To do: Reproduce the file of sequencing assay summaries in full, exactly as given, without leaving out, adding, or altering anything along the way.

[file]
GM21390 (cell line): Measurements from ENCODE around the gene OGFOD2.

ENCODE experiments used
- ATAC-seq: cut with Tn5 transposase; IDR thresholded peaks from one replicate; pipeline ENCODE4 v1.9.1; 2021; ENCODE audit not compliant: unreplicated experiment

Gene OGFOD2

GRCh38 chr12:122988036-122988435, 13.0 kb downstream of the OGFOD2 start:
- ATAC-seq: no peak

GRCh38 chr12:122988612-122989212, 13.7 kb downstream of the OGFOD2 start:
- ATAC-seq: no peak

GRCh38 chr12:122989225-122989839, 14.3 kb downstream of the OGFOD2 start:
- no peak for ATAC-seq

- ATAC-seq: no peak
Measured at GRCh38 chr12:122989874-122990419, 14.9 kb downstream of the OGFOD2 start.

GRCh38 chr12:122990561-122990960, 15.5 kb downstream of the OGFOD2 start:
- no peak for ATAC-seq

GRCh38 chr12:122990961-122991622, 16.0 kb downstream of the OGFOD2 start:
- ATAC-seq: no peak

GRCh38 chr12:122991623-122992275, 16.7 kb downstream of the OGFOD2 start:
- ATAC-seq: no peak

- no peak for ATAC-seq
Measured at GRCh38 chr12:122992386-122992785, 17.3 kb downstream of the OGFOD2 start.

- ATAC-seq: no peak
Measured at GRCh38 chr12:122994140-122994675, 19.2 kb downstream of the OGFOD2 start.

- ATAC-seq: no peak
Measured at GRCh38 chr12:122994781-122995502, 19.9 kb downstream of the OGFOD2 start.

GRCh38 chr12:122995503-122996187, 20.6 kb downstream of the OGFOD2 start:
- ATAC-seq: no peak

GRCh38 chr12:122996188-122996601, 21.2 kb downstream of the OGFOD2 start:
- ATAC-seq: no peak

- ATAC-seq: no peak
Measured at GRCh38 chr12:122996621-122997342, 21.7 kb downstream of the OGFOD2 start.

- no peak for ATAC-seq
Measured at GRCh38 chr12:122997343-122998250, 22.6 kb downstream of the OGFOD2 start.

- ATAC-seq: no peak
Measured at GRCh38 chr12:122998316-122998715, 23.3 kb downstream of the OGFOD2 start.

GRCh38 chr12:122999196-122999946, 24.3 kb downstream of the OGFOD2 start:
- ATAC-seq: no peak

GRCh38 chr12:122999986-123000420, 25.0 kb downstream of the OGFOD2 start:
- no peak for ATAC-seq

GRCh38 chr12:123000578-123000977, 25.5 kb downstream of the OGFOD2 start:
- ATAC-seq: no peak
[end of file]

GM21390 (cell line): Measurements from ENCODE around the gene OGFOD2.

ENCODE experiments used
- ATAC-seq: cut with Tn5 transposase; IDR thresholded peaks from one replicate; pipeline ENCODE4 v1.9.1; 2021; ENCODE audit not compliant: unreplicated experiment

Gene OGFOD2

GRCh38 chr12:122988036-122988435, 13.0 kb downstream of the OGFOD2 start:
- ATAC-seq: no peak

GRCh38 chr12:122988612-122989212, 13.7 kb downstream of the OGFOD2 start:
- ATAC-seq: no peak

GRCh38 chr12:122989225-122989839, 14.3 kb downstream of the OGFOD2 start:
- no peak for ATAC-seq

- ATAC-seq: no peak
Measured at GRCh38 chr12:122989874-122990419, 14.9 kb downstream of the OGFOD2 start.

GRCh38 chr12:122990561-122990960, 15.5 kb downstream of the OGFOD2 start:
- no peak for ATAC-seq

GRCh38 chr12:122990961-122991622, 16.0 kb downstream of the OGFOD2 start:
- ATAC-seq: no peak

GRCh38 chr12:122991623-122992275, 16.7 kb downstream of the OGFOD2 start:
- ATAC-seq: no peak

- no peak for ATAC-seq
Measured at GRCh38 chr12:122992386-122992785, 17.3 kb downstream of the OGFOD2 start.

- ATAC-seq: no peak
Measured at GRCh38 chr12:122994140-122994675, 19.2 kb downstream of the OGFOD2 start.

- ATAC-seq: no peak
Measured at GRCh38 chr12:122994781-122995502, 19.9 kb downstream of the OGFOD2 start.

GRCh38 chr12:122995503-122996187, 20.6 kb downstream of the OGFOD2 start:
- ATAC-seq: no peak

GRCh38 chr12:122996188-122996601, 21.2 kb downstream of the OGFOD2 start:
- ATAC-seq: no peak

- ATAC-seq: no peak
Measured at GRCh38 chr12:122996621-122997342, 21.7 kb downstream of the OGFOD2 start.

- no peak for ATAC-seq
Measured at GRCh38 chr12:122997343-122998250, 22.6 kb downstream of the OGFOD2 start.

- ATAC-seq: no peak
Measured at GRCh38 chr12:122998316-122998715, 23.3 kb downstream of the OGFOD2 start.

GRCh38 chr12:122999196-122999946, 24.3 kb downstream of the OGFOD2 start:
- ATAC-seq: no peak

GRCh38 chr12:122999986-123000420, 25.0 kb downstream of the OGFOD2 start:
- no peak for ATAC-seq

GRCh38 chr12:123000578-123000977, 25.5 kb downstream of the OGFOD2 start:
- ATAC-seq: no peak